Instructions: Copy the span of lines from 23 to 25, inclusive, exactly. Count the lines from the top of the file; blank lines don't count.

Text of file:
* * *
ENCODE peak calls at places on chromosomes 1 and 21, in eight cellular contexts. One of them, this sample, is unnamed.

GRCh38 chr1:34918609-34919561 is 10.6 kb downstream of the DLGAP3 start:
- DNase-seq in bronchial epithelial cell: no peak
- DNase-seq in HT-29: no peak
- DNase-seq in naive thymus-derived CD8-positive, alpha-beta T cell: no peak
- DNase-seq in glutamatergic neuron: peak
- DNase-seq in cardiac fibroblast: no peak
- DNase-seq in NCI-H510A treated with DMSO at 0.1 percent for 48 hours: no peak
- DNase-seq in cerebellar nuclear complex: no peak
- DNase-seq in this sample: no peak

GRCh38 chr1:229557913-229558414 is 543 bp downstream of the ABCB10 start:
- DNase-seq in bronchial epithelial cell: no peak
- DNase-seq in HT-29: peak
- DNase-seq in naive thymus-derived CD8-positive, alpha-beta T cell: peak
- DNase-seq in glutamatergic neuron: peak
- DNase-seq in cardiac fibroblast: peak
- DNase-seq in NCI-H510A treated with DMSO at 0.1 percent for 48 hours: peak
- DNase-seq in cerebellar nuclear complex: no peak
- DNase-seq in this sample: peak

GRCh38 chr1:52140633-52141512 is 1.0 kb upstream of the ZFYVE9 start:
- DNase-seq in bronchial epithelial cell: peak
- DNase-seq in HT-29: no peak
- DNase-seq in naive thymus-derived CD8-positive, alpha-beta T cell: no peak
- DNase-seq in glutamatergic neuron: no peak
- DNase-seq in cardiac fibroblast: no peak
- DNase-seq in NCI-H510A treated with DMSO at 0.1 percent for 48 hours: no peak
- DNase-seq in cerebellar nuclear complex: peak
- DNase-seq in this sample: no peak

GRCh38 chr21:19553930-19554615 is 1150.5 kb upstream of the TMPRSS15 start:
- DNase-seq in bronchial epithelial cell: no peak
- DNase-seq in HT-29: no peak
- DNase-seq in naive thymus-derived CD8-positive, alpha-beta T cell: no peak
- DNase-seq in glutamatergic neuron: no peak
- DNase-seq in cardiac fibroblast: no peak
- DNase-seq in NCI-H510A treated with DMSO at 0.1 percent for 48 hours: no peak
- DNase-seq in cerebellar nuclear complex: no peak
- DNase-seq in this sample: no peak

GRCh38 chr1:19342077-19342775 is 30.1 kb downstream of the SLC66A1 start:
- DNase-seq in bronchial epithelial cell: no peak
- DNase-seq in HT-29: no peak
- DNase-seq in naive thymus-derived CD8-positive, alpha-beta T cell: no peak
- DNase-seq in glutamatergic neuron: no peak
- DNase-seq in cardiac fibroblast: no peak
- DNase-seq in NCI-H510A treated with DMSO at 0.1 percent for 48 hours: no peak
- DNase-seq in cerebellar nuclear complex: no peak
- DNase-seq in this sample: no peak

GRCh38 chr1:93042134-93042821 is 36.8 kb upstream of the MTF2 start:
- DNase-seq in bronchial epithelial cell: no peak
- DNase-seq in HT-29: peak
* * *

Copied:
- DNase-seq in naive thymus-derived CD8-positive, alpha-beta T cell: no peak
- DNase-seq in glutamatergic neuron: no peak
- DNase-seq in cardiac fibroblast: no peak